But Enigmatis guards its secrets closely and yields no easy answers during its six-odd hours. You're quickly drawn into a flurry of macabre discoveries, and suspicion veers between human cult and criminal adversaries, and supernatural ones like ghosts. Each assumption is backed by plausible evidence, and debunked rationally as more clues are unearthed. The quest is led systematically by the detective, but you're not relegated to mere mouse-driving: the collaborative gameplay allows you to analyse the leads and work out the correlations between them yourself.

The investigation favours inventory-based activities and object hunts over standalone puzzles. Searching the fourteen hidden object screens thrice each is repetitive, but not overly tiresome due to the stylish art. Some lists have an object or two which require minor interactivity to find, and in an annoying oversight, these hotspots remain active even after resolution, continuing to sparkle for your attention even during later revisits. Inventory quests are well-integrated with the plot and yield not only useful tools but clues and pieces of puzzles as well. Rewards are sometimes disproportionate to the effort required, like a convoluted excursion spanning hours to uncover an object of only mechanical value, but such missteps are rare.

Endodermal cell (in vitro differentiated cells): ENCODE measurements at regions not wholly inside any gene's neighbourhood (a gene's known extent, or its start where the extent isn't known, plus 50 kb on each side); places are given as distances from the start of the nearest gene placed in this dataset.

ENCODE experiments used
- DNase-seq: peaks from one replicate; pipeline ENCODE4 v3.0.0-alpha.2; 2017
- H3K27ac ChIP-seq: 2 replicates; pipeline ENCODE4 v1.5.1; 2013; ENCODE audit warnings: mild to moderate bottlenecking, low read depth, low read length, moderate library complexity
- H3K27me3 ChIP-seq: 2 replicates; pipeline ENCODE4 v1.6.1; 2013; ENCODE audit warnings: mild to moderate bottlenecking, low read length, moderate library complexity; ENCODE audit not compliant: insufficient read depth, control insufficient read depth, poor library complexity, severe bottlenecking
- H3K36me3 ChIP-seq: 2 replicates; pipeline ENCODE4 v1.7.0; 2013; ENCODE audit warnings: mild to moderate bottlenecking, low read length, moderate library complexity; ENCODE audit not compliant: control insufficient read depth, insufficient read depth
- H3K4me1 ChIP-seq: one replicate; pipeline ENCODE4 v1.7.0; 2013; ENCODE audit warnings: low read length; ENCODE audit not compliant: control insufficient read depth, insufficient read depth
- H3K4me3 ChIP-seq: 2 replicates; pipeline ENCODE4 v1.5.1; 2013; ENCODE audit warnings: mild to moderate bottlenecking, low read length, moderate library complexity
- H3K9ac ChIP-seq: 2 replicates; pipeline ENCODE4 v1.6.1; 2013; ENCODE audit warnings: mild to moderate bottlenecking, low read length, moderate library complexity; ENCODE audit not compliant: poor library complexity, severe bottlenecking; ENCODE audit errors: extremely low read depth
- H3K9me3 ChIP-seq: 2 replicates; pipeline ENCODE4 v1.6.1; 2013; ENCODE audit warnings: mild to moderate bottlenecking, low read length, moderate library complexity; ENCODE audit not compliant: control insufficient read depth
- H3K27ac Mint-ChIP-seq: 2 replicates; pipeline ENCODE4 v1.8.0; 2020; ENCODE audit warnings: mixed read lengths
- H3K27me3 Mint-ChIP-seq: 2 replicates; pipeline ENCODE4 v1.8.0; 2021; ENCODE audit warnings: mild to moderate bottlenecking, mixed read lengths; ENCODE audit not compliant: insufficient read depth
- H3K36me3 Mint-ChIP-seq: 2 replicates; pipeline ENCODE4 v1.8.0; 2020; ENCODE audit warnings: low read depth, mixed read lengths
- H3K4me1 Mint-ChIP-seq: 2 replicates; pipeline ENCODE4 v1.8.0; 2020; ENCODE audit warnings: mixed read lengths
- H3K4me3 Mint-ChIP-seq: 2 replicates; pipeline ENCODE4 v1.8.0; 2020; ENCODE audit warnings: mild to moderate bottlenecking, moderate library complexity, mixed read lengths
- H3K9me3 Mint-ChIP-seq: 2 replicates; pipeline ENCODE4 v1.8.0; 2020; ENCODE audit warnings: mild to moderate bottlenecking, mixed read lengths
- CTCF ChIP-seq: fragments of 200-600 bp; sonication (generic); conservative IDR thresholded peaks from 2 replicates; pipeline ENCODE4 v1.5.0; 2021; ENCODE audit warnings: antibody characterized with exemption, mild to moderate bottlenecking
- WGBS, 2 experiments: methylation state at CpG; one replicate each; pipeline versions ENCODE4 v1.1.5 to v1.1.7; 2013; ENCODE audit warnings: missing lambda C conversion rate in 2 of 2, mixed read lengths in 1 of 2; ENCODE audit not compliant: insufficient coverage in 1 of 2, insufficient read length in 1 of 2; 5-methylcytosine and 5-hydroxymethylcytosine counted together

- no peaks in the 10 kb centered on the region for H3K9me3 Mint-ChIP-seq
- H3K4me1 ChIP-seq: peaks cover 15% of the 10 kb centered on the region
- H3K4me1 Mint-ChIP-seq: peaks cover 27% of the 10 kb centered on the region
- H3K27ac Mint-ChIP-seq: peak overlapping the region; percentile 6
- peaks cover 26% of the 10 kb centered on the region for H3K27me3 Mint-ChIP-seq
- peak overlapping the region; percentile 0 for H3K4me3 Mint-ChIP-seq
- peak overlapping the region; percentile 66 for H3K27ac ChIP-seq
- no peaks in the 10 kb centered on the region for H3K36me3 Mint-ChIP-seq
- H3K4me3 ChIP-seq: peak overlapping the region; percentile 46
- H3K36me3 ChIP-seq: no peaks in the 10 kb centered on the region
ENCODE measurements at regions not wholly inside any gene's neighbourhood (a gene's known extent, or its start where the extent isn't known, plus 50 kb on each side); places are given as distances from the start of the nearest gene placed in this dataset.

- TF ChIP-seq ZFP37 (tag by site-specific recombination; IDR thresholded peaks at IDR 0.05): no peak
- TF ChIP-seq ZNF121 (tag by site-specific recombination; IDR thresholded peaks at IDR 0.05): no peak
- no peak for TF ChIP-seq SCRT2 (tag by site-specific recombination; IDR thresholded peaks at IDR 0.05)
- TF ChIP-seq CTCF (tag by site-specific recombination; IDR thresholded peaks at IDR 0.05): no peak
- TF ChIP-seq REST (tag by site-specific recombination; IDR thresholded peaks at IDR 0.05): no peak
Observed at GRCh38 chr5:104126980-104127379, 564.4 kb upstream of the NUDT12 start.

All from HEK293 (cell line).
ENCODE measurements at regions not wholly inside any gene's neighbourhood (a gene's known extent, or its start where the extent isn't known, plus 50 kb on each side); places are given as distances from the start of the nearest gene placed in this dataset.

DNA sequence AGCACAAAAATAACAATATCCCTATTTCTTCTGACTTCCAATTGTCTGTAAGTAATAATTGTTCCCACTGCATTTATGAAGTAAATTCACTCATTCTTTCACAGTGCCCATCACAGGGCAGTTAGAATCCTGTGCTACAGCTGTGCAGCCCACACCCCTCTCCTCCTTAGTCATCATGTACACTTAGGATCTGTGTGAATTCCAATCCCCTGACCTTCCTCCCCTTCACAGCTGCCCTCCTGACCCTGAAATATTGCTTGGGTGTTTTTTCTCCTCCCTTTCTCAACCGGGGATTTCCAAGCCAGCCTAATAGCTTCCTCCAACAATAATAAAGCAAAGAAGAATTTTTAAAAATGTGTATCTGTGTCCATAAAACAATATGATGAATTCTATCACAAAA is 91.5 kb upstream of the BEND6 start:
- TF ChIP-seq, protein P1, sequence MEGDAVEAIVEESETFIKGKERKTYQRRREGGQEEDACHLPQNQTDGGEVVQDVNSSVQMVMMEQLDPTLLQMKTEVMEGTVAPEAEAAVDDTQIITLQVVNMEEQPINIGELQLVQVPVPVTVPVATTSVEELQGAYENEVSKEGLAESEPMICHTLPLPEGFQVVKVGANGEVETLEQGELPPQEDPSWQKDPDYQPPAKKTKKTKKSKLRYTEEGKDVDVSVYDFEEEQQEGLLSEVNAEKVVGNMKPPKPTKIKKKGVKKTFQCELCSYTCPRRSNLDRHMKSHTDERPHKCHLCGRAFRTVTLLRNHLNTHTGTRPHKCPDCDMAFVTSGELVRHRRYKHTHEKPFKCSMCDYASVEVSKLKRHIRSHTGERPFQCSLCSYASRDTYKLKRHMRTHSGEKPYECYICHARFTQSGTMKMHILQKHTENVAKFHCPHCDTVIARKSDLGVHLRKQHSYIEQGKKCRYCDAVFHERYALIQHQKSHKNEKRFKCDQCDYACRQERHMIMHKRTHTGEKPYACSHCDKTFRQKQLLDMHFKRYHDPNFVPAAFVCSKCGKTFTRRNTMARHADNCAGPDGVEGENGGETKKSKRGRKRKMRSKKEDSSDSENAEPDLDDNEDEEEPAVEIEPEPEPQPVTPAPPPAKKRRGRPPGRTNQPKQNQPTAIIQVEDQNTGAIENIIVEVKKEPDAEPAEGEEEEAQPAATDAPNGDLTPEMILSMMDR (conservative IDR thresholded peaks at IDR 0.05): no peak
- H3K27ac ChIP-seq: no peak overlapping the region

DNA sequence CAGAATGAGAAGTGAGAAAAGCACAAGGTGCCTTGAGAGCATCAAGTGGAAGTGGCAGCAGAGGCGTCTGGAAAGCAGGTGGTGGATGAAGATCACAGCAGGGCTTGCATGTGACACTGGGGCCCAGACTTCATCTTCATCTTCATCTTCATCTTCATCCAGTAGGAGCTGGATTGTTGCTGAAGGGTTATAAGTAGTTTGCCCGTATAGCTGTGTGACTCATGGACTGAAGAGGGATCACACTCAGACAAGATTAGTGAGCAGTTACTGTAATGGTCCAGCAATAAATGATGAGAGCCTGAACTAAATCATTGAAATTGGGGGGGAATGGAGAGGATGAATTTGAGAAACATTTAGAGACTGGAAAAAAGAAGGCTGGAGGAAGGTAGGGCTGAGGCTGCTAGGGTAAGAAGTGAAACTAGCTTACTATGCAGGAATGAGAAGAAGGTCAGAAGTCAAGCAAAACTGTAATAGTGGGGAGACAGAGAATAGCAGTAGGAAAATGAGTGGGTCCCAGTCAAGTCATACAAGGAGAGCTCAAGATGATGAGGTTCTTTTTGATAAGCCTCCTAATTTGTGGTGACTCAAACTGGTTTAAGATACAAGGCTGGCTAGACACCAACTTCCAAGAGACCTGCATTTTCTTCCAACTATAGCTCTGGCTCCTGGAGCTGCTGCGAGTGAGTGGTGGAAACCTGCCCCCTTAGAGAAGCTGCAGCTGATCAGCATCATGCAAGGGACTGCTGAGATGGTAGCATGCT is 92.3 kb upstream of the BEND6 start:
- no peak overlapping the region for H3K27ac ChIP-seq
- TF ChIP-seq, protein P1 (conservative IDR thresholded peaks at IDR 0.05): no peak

There are fewer than a dozen logic puzzles, but quality trumps quantity, and each beautifully illustrated challenge, be it a jigsaw or a pattern match or a lock to be picked, is entertaining to solve. In an ongoing drag-and-drop puzzle that lasts throughout the game, you pin evidence items onto a wall and group them to either clarify the dilemmas or create more avenues for investigation. Mistaken links aren't fatal, but deducing correctly on your own provides a genuine sense of accomplishment.

Progress is linear, with only a couple of activities to do at a time. Your current objective is listed in a journal, which helpfully documents your observations according to related events and connects each goal to its specific set of clues, eliminating the usual pain of rifling through scores of pages for smidgens of relevant information. A map is drawn out as new areas are revealed, and on the easier of two difficulty settings it marks out locations with pending activities. Exploration can still be irritating, however, due to an unnecessarily complicated town layout (a large portion of which can only be reached by rappelling down from a balcony and crossing many derelict yards), and the order of quests, which force you to make this and other lengthy trips again, and again, and again.